Spreadbetting is the name of the game

Spreadbetting is the name of the game, it appeared this week as newly released figures showed a 134 percent increase in the number of trades.

According to a UK Wealth Management Industry report produced by ComPeer, a research company, there was also a dramatic increase in the number of spread betting accounts opened. The total grew by almost two and a half times from 7 427 at the end of 2007 to 18 012 a year later. At the beginning of 2006 there were fewer than 1 500 accounts.

Among execution-only stockbrokers, which allow traders to make their own decisions without advice, 1.4 million spreadbet trades were transacted in 2008, over double 2007's volume of just under 600 000.

Spreadbetting has become increasingly popular in recent years as traders take advantage of tax-free gains, lack of stamp duty and the fact that, by comparison with traditional share trading, smaller stakes are needed to make large gains.

"During the last three years, spreadbetting has emerged and thrived among clients of execution-only stockbrokers," the report said. "Investors have been attracted by their characteristics – no direct commission or stamp duty, the ability to profit on markets going down as well as up, freedom from capital gains tax and the ability to deposit only a proportion of the contract value – especially given recent market volatility."

Trading in contracts for difference, another type of "leveraged" trading that allows large profits to be made from small stakes, also rose. The number of trades increased by 30.5 percent last year and by 12.3 percent year-on-year in the first three months of 2009, the report found.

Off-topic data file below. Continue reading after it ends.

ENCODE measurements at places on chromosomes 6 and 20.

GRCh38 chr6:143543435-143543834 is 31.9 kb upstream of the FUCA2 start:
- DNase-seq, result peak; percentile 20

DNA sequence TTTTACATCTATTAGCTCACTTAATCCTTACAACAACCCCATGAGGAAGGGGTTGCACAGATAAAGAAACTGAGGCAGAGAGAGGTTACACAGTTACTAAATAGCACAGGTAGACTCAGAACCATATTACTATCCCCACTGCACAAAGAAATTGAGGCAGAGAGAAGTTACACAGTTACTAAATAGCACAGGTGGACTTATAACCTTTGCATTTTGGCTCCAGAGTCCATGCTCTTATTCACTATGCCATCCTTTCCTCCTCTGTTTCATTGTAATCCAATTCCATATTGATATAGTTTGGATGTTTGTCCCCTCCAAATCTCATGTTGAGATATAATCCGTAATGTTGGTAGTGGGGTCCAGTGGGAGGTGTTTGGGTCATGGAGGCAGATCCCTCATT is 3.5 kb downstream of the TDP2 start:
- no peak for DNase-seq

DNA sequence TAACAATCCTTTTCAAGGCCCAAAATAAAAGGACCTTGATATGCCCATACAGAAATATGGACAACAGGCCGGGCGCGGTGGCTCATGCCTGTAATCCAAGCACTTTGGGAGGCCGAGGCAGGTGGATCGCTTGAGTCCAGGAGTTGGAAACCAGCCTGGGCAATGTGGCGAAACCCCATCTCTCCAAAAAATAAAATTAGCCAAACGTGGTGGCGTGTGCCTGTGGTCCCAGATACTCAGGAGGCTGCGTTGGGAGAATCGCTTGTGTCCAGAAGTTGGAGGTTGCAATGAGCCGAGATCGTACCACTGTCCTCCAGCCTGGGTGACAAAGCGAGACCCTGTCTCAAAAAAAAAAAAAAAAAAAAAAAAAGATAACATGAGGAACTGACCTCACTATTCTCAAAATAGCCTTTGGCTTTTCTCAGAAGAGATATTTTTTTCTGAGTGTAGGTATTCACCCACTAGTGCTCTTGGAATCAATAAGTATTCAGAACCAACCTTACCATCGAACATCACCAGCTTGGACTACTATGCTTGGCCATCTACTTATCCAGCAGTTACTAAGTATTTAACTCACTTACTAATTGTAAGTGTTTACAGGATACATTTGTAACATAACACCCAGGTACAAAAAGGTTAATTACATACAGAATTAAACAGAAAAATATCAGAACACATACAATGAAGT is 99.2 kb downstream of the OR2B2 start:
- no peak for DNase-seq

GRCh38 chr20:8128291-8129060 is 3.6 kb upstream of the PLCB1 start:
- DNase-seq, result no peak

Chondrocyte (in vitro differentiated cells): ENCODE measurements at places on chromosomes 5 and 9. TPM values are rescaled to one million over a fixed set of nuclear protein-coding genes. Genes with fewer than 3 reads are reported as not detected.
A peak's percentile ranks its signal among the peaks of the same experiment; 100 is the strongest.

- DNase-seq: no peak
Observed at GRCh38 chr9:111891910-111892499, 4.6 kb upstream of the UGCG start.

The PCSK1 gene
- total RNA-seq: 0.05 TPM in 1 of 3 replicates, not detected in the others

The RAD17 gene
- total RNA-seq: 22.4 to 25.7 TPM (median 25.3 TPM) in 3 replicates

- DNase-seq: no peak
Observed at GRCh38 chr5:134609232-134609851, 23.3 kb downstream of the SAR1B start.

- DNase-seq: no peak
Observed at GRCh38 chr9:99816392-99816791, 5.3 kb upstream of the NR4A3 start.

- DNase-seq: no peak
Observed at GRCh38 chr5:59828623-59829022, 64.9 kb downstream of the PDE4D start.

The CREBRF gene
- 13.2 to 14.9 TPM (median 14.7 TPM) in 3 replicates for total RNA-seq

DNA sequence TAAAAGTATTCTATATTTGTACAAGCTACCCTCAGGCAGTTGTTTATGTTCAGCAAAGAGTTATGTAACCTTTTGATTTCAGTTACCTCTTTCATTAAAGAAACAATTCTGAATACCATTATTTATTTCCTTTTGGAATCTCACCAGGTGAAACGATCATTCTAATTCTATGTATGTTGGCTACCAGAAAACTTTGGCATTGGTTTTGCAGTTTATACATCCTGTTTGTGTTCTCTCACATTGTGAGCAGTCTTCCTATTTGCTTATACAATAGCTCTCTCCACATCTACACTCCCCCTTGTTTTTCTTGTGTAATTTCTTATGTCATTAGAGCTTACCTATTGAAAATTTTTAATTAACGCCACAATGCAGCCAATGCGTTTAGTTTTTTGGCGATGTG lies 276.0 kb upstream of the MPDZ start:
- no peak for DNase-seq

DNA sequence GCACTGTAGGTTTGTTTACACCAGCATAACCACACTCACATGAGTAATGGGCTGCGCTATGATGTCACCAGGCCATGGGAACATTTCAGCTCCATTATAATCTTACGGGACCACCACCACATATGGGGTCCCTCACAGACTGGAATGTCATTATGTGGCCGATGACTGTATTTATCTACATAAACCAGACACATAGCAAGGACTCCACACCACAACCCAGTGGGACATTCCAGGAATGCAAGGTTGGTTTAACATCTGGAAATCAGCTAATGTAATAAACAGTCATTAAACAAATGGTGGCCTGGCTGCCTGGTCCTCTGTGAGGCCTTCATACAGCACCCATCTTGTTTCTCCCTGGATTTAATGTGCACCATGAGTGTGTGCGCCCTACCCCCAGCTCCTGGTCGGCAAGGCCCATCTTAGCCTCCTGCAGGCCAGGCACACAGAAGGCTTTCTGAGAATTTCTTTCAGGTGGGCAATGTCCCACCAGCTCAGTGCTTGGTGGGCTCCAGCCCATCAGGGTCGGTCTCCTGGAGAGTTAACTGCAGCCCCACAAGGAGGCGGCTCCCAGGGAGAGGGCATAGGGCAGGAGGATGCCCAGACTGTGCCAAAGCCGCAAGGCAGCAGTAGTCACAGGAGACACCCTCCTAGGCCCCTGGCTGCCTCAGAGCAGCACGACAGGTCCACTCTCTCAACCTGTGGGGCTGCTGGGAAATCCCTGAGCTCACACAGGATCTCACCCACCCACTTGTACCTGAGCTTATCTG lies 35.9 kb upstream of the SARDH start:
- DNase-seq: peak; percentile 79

It added that since the start of 2007 the number of CFD accounts had risen in every quarter. Between the end of 2007 and the end of 2008, the number of CFD accounts increased by 22.3 percent to just under 14 000. The trend continued in the first quarter of this year.

The figures reflect the boom in the online "day trading" phenomenon: individuals, often former City professionals, buying and selling at home using broadband Internet connections.

"With over 60 percent of households having access to the Internet and with execution-only firms offering cheap, fast and content rich trading facilities, online trading has become by far the most popular trading medium, well ahead of telephone and postal dealing," ComPeer said.

"In 2008, 7.7 million execution-only trades were transacted online. To put the rise of online trading into perspective, in 2000, when trading reached its peak, there were 2.7 million online trades."

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